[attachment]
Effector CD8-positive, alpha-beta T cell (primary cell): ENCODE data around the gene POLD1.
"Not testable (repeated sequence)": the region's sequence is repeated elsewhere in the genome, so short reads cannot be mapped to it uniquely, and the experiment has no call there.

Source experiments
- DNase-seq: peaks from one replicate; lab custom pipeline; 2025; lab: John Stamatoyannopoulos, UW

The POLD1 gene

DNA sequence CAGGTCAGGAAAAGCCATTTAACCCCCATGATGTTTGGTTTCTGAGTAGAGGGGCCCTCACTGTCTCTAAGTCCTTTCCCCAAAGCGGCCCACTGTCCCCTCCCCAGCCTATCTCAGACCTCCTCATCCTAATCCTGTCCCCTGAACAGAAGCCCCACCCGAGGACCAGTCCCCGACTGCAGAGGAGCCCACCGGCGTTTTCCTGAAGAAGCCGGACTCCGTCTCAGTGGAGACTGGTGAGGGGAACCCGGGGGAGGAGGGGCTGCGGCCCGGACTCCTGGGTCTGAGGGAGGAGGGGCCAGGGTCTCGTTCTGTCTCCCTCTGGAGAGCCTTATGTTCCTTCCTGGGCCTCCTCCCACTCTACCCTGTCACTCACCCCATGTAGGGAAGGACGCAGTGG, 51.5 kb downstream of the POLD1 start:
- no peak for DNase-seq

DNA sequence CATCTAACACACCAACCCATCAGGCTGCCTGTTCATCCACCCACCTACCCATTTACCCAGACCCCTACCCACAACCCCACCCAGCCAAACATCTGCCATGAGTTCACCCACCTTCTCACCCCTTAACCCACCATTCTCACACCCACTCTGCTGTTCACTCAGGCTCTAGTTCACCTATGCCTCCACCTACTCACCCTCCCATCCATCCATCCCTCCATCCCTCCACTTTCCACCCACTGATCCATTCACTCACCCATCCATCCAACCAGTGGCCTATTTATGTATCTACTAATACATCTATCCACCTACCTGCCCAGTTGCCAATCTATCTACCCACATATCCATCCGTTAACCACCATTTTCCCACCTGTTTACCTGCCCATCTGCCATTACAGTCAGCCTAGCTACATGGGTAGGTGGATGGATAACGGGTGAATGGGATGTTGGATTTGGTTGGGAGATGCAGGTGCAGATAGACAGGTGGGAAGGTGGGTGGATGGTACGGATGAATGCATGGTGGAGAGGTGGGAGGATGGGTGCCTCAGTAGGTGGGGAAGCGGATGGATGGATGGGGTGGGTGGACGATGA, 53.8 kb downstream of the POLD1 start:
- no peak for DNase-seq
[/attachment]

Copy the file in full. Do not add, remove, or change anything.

Effector CD8-positive, alpha-beta T cell (primary cell): ENCODE data around the gene POLD1.
"Not testable (repeated sequence)": the region's sequence is repeated elsewhere in the genome, so short reads cannot be mapped to it uniquely, and the experiment has no call there.

Source experiments
- DNase-seq: peaks from one replicate; lab custom pipeline; 2025; lab: John Stamatoyannopoulos, UW

The POLD1 gene

DNA sequence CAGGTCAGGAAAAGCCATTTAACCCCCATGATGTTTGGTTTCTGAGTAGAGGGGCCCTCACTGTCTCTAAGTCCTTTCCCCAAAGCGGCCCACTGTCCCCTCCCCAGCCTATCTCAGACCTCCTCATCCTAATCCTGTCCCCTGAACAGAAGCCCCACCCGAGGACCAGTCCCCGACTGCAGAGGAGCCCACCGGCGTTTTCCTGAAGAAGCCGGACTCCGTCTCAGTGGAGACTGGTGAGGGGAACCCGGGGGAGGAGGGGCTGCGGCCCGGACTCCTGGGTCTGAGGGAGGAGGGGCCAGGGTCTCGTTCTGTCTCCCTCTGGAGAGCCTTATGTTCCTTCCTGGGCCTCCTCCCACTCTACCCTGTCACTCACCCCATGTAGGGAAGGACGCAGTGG, 51.5 kb downstream of the POLD1 start:
- no peak for DNase-seq

DNA sequence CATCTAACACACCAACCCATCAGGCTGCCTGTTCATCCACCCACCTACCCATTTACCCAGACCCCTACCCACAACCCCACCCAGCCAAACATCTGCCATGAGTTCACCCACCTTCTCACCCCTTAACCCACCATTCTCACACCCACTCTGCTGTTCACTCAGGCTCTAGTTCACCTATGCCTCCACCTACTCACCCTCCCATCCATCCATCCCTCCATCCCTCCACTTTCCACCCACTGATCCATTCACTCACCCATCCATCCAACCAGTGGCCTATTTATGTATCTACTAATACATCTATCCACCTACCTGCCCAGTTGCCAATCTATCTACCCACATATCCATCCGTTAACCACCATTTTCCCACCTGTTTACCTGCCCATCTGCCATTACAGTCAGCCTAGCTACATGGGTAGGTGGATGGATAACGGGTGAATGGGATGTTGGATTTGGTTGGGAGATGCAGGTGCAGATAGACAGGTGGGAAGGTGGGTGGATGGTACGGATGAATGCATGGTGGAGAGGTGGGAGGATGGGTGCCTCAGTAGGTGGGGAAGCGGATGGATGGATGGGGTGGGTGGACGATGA, 53.8 kb downstream of the POLD1 start:
- no peak for DNase-seq